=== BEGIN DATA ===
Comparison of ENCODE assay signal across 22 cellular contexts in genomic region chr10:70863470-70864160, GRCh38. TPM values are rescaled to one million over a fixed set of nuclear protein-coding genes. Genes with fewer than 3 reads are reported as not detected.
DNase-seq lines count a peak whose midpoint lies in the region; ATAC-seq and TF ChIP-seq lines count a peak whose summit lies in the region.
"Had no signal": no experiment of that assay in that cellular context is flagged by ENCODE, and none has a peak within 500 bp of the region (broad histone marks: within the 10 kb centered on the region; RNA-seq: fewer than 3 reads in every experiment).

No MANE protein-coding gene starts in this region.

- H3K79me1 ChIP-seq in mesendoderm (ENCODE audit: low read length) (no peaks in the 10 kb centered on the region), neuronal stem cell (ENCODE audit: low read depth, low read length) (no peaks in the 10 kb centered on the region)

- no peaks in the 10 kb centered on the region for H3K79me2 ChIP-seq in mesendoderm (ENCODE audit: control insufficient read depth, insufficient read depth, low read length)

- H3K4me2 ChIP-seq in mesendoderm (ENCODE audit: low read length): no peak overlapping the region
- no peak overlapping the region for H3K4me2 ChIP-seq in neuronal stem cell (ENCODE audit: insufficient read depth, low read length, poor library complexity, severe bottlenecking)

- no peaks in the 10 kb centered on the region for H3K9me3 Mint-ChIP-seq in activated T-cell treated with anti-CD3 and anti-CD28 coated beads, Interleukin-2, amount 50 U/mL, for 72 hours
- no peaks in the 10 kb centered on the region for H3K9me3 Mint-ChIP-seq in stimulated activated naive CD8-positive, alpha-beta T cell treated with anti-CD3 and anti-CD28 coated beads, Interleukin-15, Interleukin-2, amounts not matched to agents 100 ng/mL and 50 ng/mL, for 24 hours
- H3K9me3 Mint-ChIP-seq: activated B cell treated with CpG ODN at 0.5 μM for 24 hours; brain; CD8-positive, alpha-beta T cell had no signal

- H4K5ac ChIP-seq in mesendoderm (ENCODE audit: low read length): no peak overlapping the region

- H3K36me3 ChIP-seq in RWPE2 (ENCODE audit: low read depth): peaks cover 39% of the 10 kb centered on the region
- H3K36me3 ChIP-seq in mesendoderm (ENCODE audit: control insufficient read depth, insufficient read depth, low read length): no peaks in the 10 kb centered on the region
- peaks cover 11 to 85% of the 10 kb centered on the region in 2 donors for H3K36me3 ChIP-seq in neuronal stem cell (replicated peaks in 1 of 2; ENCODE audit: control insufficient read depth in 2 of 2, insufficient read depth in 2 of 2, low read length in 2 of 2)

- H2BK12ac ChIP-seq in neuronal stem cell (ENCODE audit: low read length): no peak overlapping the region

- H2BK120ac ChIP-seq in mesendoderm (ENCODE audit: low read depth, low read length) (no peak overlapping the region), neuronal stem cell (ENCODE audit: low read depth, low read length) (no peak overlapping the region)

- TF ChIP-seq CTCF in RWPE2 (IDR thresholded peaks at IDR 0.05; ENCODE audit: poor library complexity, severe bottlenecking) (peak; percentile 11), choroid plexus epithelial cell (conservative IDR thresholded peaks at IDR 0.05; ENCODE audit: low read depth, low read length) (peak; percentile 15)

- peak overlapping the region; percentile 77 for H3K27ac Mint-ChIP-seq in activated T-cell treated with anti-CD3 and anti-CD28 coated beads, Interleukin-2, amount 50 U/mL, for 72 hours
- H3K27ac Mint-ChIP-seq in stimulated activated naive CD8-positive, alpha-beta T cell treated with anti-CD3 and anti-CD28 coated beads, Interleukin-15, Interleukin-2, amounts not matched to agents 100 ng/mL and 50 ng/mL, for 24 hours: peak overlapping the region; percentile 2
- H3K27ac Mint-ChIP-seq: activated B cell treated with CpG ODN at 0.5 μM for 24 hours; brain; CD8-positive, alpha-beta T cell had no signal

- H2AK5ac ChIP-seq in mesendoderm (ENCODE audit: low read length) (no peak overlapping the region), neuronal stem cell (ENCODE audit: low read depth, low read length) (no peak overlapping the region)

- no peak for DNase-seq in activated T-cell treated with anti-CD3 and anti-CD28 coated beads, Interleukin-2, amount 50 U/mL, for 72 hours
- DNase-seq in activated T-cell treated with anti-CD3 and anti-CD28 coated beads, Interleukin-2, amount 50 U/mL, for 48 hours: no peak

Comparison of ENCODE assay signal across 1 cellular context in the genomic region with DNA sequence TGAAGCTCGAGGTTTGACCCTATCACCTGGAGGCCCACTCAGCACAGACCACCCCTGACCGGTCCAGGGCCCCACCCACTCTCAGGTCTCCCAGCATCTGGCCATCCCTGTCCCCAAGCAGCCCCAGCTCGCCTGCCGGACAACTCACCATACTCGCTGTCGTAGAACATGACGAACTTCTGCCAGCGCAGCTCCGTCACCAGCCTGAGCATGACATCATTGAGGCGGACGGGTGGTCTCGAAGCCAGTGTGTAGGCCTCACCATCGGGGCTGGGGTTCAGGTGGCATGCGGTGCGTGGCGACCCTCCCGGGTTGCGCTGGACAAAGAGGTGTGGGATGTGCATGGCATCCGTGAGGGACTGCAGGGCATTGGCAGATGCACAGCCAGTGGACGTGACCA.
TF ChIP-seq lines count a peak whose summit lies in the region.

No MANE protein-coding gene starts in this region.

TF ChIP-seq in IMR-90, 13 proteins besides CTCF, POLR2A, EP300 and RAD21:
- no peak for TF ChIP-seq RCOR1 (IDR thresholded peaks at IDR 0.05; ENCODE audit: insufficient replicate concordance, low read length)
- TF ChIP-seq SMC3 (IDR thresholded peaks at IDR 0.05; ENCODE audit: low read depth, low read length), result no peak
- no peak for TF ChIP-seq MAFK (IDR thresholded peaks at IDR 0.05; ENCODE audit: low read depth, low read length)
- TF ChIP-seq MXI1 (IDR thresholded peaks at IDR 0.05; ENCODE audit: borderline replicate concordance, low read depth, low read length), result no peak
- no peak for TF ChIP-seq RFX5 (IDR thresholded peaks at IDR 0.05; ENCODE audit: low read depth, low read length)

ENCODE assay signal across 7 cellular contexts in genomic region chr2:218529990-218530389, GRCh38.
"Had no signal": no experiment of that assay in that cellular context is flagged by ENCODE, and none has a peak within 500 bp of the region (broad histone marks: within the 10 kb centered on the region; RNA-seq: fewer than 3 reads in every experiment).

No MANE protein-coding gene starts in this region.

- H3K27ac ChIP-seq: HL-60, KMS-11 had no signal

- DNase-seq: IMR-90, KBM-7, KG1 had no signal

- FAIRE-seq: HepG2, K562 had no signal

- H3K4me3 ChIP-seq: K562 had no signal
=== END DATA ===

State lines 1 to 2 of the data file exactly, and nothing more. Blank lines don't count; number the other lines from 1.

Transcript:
Comparison of ENCODE assay signal across 22 cellular contexts in genomic region chr10:70863470-70864160, GRCh38. TPM values are rescaled to one million over a fixed set of nuclear protein-coding genes. Genes with fewer than 3 reads are reported as not detected.
DNase-seq lines count a peak whose midpoint lies in the region; ATAC-seq and TF ChIP-seq lines count a peak whose summit lies in the region.